Bob

 

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Re: Update after 4 years in early retirement

Some may say that they love or loved their jobs, but I cannot imagine a job or an occupation that isn't stressful. Perhaps like pain one can tolerate more of it than others. I soldier on for 30+ years until I felt there was no financial reason to continue working, and retirement became an appealing option.

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Re: Update after 4 years in early retirement


@PamInCali wrote:

R48, I do believe that age 62 is best for me.  I don't want to continue drawing down my money while waiting for someday because sometimes, that someday doesn't come.  I will also have more disposable income to do more things while I am not too old.  Can leave my nest egg to my children too, can't do that with SS.

Yes, I am doing the Substantially Equal Periodic Payments (SEPP), aka 72t.  I went through the calculator at 72tnet and figured out the type of withdrawal and amount of money I can take out.  Form 5329 is used when filing taxes.


@PamInCali 

While you're young(er), what sort of things to use envision using disposable income on?

ctyankee

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Re: Update after 4 years in early retirement

Hi Saratoga,

I have not researched countries yet to make a short list.  I would move to Australia if they would take people at my age - they always have age based immigration.  I like New Zealand but it is too cold for me.  I have heard good things about Thailand, Cambodia, & Vietnam.   Carribean Islands are good but tropical storms are a drag.  Warm weather and social harmony are important for me.  A 

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Re: Update after 4 years in early retirement

 

So Pam...

Morningstar does not allow us access to older Morningstar posts/threads.

My question is thus: Did you post a photo of yourself on the forums??  Yes, I recall providing portfolio and retirement guidance, but how do I also recall an image?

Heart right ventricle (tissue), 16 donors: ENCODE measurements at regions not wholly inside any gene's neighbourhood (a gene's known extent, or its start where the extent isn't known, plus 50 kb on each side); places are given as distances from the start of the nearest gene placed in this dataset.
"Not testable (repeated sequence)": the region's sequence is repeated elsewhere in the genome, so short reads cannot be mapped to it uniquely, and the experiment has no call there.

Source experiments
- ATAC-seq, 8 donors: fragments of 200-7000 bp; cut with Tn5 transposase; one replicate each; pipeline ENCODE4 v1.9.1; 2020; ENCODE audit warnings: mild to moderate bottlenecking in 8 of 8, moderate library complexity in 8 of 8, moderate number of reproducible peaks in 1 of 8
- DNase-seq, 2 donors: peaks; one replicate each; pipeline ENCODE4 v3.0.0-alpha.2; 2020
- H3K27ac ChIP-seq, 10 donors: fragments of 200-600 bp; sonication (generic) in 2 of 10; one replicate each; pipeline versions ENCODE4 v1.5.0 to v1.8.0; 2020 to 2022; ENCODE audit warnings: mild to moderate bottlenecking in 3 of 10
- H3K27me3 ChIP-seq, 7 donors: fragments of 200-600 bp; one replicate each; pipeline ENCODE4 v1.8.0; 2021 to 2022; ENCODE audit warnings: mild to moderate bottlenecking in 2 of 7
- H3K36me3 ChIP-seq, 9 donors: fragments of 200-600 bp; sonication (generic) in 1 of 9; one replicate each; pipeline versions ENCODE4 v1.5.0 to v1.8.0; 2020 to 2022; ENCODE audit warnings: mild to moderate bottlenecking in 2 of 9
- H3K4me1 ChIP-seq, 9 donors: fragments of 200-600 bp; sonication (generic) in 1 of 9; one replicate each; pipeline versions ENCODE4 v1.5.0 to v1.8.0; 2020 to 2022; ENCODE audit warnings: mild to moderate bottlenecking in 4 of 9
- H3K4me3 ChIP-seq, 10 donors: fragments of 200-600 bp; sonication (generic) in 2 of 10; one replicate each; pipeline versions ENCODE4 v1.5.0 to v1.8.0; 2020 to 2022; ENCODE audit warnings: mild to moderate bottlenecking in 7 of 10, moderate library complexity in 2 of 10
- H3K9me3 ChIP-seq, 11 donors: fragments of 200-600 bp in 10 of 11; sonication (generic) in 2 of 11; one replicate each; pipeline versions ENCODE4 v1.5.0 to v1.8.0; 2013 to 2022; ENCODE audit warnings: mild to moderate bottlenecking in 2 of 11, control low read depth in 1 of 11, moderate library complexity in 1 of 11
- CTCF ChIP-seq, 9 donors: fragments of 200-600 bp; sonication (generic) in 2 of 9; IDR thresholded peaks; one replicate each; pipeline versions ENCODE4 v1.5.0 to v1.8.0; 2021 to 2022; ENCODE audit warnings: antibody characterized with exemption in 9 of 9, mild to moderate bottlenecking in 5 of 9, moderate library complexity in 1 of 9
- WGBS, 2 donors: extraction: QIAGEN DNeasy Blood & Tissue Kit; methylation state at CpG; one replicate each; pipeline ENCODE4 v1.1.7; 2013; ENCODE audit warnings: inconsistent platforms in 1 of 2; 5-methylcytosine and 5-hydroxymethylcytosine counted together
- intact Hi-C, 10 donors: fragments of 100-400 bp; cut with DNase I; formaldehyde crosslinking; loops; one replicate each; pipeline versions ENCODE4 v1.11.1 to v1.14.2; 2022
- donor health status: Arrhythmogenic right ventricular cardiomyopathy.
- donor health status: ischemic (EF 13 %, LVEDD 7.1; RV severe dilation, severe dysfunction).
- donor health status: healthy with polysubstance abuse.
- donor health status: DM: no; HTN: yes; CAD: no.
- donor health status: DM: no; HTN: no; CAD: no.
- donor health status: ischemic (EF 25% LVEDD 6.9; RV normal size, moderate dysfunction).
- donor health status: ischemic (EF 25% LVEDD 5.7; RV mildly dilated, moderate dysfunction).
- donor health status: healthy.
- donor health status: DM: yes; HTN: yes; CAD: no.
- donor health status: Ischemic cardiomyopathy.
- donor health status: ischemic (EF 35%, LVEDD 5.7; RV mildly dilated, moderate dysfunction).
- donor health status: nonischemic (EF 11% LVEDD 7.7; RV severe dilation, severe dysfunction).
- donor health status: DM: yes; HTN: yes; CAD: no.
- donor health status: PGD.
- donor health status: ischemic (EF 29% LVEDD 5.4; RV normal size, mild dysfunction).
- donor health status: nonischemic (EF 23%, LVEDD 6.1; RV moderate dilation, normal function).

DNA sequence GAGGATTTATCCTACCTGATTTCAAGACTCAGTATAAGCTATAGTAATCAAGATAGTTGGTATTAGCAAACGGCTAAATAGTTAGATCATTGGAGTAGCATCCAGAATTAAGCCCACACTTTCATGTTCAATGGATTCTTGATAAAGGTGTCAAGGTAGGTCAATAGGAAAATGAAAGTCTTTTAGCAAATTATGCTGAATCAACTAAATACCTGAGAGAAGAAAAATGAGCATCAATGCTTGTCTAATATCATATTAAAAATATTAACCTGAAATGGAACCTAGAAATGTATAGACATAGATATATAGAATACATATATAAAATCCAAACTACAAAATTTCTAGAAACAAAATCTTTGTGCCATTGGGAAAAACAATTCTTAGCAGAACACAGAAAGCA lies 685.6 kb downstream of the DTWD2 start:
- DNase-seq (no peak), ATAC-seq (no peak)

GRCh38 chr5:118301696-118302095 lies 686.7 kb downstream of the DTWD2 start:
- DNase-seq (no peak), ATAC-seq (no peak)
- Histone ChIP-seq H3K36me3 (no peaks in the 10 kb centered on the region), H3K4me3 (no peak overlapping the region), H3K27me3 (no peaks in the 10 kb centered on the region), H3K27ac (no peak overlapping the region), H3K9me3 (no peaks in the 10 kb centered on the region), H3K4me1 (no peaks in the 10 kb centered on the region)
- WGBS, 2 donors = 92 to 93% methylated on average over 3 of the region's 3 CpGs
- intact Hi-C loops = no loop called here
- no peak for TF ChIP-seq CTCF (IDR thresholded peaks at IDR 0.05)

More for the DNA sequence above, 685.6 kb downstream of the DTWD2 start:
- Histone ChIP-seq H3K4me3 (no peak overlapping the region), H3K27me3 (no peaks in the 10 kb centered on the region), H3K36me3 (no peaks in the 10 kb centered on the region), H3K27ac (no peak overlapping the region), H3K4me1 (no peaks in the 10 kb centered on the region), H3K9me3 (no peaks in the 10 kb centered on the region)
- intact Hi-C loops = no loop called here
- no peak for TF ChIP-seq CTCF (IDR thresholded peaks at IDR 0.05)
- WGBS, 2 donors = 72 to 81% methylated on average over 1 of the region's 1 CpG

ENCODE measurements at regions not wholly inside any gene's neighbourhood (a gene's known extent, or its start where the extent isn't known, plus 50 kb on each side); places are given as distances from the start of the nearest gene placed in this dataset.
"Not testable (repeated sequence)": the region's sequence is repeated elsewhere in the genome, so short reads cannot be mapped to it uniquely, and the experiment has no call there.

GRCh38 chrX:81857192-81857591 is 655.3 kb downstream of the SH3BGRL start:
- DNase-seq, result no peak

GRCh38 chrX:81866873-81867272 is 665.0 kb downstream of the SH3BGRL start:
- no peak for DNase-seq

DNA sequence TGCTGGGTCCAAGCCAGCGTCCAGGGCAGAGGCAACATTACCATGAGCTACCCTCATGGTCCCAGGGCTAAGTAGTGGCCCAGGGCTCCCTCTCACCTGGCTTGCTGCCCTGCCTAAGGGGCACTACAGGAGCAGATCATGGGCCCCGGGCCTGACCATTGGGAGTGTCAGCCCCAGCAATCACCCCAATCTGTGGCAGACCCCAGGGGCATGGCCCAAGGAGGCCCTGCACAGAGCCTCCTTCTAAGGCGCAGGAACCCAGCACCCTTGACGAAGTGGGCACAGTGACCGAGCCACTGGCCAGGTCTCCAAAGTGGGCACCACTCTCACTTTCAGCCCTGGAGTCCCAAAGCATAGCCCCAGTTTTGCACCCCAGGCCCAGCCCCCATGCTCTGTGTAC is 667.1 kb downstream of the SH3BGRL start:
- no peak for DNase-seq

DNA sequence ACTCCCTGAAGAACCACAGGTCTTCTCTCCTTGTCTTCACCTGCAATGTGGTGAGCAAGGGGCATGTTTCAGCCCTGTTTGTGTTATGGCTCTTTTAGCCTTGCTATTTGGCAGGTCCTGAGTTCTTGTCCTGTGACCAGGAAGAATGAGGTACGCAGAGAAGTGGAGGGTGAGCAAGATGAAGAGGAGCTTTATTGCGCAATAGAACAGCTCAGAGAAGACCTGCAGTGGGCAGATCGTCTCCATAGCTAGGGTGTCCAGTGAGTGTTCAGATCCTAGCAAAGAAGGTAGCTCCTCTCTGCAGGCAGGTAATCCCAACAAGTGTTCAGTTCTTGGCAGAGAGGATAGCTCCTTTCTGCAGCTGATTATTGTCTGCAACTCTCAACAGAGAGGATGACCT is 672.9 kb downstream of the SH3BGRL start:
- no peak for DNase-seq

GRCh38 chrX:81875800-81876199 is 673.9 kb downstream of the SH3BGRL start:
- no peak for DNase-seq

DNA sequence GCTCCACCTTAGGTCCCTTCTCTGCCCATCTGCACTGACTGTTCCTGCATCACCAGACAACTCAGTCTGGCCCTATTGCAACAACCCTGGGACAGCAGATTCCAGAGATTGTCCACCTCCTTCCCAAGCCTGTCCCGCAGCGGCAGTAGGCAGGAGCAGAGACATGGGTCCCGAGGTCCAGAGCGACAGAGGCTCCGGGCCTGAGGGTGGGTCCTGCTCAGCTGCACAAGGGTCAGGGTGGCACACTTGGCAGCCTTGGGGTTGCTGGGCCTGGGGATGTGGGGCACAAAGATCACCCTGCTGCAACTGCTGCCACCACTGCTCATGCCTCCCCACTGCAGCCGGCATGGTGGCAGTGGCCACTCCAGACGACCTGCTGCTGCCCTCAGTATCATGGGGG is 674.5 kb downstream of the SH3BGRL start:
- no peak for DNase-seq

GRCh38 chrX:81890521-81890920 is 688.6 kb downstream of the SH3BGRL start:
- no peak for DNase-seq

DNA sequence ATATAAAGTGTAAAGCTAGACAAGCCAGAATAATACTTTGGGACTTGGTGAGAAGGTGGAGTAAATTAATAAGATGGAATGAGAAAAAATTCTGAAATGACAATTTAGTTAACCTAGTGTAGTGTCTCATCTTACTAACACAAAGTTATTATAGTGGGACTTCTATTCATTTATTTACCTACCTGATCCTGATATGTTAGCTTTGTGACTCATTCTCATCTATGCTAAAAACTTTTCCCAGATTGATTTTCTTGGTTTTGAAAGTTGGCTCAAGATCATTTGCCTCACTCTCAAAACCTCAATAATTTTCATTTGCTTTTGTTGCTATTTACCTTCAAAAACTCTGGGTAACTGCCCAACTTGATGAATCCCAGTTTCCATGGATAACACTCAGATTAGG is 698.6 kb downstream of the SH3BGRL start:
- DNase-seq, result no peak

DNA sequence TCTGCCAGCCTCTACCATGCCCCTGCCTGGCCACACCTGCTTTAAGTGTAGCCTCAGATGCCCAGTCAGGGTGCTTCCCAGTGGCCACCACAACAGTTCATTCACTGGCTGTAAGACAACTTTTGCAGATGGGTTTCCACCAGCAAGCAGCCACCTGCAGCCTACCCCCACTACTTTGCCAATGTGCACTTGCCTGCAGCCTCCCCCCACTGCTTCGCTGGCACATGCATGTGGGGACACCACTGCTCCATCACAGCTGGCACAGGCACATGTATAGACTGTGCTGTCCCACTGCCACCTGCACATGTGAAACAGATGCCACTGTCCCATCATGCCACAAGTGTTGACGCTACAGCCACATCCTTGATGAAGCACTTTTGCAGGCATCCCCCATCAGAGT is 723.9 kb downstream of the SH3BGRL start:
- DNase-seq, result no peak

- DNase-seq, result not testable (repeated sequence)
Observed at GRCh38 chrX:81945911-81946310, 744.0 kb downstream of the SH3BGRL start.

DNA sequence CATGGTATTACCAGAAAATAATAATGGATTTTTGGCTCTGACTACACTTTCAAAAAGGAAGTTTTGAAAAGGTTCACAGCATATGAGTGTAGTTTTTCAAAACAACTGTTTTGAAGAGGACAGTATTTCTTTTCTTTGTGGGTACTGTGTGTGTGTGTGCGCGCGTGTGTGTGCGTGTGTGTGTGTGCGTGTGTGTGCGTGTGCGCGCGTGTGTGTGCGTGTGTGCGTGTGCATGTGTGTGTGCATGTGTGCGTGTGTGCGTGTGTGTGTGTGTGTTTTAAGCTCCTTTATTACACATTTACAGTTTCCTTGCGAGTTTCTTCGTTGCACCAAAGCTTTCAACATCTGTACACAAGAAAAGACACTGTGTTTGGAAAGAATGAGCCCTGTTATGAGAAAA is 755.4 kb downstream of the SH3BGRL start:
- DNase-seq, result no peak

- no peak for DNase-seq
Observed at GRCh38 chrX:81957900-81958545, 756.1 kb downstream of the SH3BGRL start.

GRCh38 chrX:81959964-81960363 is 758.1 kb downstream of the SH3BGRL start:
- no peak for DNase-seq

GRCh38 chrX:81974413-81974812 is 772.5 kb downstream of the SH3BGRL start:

TIA

R48

 

 

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Re: Update after 4 years in early retirement

Maybe Canada during the Summer months and Costa Rica or the Caribbean during the Winter months would work - snow birding on steroids!

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Re: Update after 4 years in early retirement

Vietnam has very good prospects and good nature and food.   People are cultured and smart and nice.   It breaks my heart to think of their sufferings during the war.   It is still inexpensive outside big cities.   I intend to visit it regularly after my retirement.

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Re: Update after 4 years in early retirement


@jmrdnc wrote:

Some may say that they love or loved their jobs, but I cannot imagine a job or an occupation that isn't stressful. Perhaps like pain one can tolerate more of it than others. I soldier on for 30+ years until I felt there was no financial reason to continue working, and retirement became an appealing option.


My last job that I had for 6+ years was the best I have ever had. No stress, loved my co-workers and boss, I could work anywhere(just needed internet connection), anytime as long as I do my job and it took me much less than the 40 hours but I got paid fully + 5.5 weeks anually vacation...and I left because I could  ;-)

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Re: Update after 4 years in early retirement

I number of my family members visited Vietnam and Cambodia and they can not stop talking how much they enjoyed.  The Big 5 countries screwed both these countries by making them their play ground.  What made them vulnerable then also made them a success story during Covid.


@Saratoga wrote:

Vietnam has very good prospects and good nature and food.   People are cultured and smart and nice.   It breaks my heart to think of their sufferings during the war.   It is still inexpensive outside big cities.   I intend to visit it regularly after my retirement.


 

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Re: Update after 4 years in early retirement

R48, wracking my brain and I'm not sure about an image.... maybe?  Long red hair?  :-)

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Re: Update after 4 years in early retirement

Pam, it's really nice of you to drop in and let us know how things are going, and I am glad to hear that you are enjoying retirement and doing OK on the money/finance front.